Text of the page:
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Nothing but the Truth

July 17, 2009

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Power, sexism and family make the backbone of Rod Lurie’s latest film, Nothing But The Truth, inspired by real events in Washington.

The movie revolves around three pivotal characters, Capital Sun-Times reporter Rachel Armstrong (Kate Beckinsale), C.I.A operative Erica Van Doren (Vera Farmiga) and special prosecutor Patton DuBois (Matt Dillon). The story begins in the US, in the wake of a presidential assassination attempt that drives a military attack against Venezuela.

In the aftermath, Beckinsale publishes an article revealing Farmiga as a CIA operative, who had disclaimed charges against Venezuelans in a report to the White House, which offered no evidence of Venezuela’s involvement. Enters Dillon, a special prosecutor who persistently tries to unveil Beckinsale’s source. Then onwards begins the battle between courage and persistence, individual vs. family.

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Capital Sun-Times reporter Rachel Armstrong (Kate Beckinsale)

Here’s a little peak at Anne Brodie’s interview with Rod Lurie on Nothing But The Truth:

AB: Kate Beckinsale has been recognized for her work in the film.  How did you interest her in the film, and work with her?

RL: I could go on and on for hours about Kate Beckinsale, who probably should be known from here on after as “The Great Kate.”  ….. It wasn’t me that attracted her; I think it was the script, or at least the character.  It was the fact that it was a woman of integrity, a woman who was struggling with her own principles, and a woman who had to determine whether or not she should sacrifice her relationship with her child to protect those principles.

The film is an epitome of the harsh realities faced by journalists who risk everything physical and personal in the battle to exercise their journalistic rights, their civil rights. Should Beckinsale give in her source to protect her family or should she live up to a journalist’s reputation?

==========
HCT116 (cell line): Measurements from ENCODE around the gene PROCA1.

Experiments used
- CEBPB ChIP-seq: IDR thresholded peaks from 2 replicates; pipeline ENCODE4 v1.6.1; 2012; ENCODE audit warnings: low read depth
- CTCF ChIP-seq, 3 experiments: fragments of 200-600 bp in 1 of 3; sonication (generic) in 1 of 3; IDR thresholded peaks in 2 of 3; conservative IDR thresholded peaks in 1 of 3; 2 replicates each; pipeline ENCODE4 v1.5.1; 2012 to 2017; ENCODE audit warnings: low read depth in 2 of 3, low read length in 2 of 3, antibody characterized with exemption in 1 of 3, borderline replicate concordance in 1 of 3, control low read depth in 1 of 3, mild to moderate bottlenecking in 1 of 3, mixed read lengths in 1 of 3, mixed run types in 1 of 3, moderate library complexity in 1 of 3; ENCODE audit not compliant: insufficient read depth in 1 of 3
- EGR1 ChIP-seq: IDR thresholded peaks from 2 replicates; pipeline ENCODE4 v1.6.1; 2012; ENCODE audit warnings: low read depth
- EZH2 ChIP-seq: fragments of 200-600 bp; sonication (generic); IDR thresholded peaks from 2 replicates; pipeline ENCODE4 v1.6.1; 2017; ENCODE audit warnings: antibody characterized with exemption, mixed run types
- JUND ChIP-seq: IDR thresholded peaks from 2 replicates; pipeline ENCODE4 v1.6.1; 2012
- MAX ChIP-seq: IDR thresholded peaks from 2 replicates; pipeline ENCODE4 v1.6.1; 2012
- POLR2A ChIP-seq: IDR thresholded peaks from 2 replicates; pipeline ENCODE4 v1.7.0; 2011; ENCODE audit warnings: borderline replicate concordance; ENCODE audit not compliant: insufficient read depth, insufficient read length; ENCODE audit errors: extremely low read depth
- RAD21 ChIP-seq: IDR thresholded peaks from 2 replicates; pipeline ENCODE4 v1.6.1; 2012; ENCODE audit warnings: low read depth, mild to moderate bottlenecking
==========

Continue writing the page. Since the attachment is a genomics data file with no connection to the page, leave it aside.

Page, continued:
C.I.A operative Erica Van Doren (Vera Farmiga)

C.I.A operative Erica Van Doren (Vera Farmiga)

Beckinsale’s fight to protect her source lands her in jail on charges of contempt of court. Dillon’s persistence to reveal the source backfires on Farmiga, who in turn absorbs job loss amongst other personal injuries. Beckinsale’s husband, Ray (David Schwimmer) who had previously supported her in publishing the article, falls behind her struggle, which in turn causes their marriage to fall apart. Not to forget Beckinsale’s son who suffers the trauma of a broken family.

Lurie’s intentions were clearly one sympathizing with Beckinsale’s character, but the movie brings to light another relevant facet of journalism, the significance of referencing your sources. Journalism has no boundaries, anybody can write anything anywhere but to avoid pitfalls, there needs to be objectivity and factual evidence backing one’s position.

Nothing But The Truth is highly applicable to the present politically charged society. As much as I support Beckinsale’s fight for her journalistic rights, I also feel she somewhat confuses her rights with her journalistic power. She fights for the rights of the press to protect a source, which in turn she ends up exploiting to gain herself a celebrity status, the good ‘ol Pulitzer.

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